A new year is upon us, and with it comes renewed promises to think positively and eat less carbs. While these resolutions may meet with mixed results, the newly-released 2016 Trend Report from Havas PR North America identifies trends that are most likely to loom large in 2016.
Havas PR North America CEO Marian Salzman has been compiling the firm’s annual trend reports for 20 years, offering predictions on such topics as technology, lifestyle and more. She told Fortune that in 2016, the “übertrend” will be unease.
This is not to be confused with fear, panic or any other highly charged state in which adrenaline flows freely. Rather, she said that the prevailing emotion in the coming year will be one of nagging apprehension.“Anxiety is the emotion of 2016," she said in an interview graciously granted to Fortune at 9 am on New Year’s Day. "From eating, to parenting, to traveling, to using too much tech, I think we're entering a year when those emotional alarm bells are ringing.”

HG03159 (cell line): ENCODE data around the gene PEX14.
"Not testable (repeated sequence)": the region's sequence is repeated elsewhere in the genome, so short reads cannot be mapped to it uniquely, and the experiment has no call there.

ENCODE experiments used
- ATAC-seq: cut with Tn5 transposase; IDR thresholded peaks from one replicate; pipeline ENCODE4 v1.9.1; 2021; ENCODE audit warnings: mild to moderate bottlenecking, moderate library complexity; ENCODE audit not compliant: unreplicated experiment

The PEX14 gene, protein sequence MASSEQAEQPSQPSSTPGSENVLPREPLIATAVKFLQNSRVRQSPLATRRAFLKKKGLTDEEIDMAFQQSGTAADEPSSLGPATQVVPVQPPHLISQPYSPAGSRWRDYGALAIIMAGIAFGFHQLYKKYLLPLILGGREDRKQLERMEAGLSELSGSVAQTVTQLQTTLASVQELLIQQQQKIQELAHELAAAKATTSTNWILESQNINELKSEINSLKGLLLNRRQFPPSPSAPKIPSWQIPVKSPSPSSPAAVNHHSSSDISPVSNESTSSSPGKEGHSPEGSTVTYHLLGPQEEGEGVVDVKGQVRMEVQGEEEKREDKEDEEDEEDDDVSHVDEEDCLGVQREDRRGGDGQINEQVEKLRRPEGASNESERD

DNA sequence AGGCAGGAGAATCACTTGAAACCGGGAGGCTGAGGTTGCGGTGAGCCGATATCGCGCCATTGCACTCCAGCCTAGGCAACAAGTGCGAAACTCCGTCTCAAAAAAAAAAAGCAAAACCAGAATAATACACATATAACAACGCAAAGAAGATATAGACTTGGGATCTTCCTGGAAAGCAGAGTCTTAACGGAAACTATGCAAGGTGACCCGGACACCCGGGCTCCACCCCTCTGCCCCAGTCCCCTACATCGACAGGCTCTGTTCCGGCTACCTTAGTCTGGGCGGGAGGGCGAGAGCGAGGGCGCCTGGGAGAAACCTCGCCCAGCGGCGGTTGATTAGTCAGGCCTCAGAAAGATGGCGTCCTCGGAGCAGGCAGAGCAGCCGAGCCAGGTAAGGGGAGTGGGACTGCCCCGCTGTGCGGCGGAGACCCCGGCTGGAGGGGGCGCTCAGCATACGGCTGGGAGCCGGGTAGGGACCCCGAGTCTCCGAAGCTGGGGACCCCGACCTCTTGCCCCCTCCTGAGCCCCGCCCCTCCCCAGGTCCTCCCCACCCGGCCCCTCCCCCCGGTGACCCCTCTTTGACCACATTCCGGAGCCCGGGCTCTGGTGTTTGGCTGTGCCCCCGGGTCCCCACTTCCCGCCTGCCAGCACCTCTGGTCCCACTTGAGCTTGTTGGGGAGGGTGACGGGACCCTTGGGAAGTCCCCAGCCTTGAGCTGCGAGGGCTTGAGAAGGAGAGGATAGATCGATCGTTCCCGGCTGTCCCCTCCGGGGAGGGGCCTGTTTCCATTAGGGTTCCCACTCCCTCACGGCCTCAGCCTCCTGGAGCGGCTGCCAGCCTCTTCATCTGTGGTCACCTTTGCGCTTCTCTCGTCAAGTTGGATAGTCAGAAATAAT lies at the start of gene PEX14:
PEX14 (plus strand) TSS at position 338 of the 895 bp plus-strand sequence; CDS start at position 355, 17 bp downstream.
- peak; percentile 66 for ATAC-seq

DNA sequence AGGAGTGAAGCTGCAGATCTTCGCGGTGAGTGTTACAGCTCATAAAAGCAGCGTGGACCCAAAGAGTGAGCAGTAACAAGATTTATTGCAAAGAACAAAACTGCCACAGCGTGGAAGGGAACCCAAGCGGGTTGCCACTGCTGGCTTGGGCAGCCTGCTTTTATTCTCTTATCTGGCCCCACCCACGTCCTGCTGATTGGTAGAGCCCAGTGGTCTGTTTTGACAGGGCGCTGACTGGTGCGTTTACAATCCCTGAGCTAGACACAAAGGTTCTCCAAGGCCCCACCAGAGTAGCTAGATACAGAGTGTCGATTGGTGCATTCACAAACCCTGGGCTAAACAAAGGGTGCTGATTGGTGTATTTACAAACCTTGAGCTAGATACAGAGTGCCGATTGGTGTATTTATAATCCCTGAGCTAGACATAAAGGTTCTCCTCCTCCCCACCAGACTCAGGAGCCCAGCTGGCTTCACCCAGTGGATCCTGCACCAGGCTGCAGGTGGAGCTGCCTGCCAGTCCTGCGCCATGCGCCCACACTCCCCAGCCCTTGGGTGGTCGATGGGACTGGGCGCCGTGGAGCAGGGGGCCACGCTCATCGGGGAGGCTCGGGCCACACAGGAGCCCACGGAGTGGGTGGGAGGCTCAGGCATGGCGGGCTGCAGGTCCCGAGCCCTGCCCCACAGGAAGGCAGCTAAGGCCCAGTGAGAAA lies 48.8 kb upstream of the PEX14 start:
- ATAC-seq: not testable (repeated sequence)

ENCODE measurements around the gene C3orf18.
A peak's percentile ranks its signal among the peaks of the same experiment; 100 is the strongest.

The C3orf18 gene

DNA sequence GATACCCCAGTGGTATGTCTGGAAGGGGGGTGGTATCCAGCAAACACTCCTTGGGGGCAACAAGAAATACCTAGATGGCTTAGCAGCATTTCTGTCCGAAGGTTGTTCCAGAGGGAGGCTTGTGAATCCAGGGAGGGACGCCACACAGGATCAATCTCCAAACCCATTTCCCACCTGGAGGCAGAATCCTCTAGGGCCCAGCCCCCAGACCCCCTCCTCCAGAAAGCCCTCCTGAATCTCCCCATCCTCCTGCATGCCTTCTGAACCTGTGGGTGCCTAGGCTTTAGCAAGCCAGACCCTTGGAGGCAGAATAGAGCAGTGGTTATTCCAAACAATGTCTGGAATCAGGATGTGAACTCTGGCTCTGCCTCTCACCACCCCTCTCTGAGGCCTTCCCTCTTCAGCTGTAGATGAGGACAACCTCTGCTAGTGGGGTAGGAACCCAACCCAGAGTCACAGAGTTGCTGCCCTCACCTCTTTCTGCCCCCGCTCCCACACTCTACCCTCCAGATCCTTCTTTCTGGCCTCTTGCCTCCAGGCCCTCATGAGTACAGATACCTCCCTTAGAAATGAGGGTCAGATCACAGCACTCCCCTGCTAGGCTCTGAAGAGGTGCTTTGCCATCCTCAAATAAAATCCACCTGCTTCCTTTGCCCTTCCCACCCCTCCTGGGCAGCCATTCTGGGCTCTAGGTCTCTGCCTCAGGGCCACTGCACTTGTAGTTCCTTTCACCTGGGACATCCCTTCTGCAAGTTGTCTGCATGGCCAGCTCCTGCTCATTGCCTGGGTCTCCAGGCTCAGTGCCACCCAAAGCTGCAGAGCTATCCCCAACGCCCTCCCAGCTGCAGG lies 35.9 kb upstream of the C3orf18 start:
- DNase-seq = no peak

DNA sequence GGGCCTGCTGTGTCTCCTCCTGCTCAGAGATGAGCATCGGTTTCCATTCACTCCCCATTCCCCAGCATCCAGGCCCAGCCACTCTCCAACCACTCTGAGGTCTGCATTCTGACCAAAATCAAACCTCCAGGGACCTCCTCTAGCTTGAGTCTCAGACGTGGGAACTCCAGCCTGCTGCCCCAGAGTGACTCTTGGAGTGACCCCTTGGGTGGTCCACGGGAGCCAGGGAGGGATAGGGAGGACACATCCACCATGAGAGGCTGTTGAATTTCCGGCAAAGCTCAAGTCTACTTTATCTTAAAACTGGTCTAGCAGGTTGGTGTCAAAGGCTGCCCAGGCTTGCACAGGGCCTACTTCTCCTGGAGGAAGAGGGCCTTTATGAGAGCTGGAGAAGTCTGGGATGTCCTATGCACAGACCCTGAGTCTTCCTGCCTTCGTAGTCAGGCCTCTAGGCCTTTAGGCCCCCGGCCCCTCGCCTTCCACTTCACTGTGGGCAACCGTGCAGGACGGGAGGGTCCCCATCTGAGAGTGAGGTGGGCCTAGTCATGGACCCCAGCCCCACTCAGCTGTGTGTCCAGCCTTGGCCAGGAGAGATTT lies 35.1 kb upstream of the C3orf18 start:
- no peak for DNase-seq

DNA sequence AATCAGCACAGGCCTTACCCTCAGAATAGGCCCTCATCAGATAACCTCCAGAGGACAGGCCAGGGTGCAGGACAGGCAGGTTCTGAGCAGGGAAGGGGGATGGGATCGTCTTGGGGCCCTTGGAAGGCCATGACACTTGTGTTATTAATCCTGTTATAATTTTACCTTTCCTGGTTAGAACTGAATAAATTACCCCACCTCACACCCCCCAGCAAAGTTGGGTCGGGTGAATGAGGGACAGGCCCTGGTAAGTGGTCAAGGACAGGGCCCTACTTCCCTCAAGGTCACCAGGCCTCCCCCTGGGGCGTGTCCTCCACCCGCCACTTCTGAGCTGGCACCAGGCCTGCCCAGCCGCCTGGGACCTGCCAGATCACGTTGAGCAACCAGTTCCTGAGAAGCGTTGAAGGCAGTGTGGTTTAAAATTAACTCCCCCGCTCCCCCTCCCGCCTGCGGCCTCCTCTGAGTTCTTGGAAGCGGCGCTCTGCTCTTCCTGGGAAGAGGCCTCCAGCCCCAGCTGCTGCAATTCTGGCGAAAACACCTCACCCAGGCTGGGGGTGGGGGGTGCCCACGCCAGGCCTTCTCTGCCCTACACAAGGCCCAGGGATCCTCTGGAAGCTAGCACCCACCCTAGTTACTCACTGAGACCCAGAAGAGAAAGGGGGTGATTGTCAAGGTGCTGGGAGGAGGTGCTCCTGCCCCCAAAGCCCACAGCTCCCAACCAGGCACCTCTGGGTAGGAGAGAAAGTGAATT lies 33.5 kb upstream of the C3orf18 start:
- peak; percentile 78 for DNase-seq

The trends cited by Salzman speak directly to the anxieties cited by so many Americans -- lack of time, lack of convenience and lack of connection to loved ones. Here are the six biggest trends that will shape 2016, courtesy of the day-to-day stresses that inspire them.
1. Tech addict, control thyself
If you’ve ever talked to someone who’s looking at a smartphone, only to be stonewalled, well… welcome to the club. Whichever side of this equation you’ve been on, you’ve experienced firsthand how tech-related behavior gets in the way of flesh-and-blood relationships, and Salzman said that 2016 may bring some attempts to rein in this habit.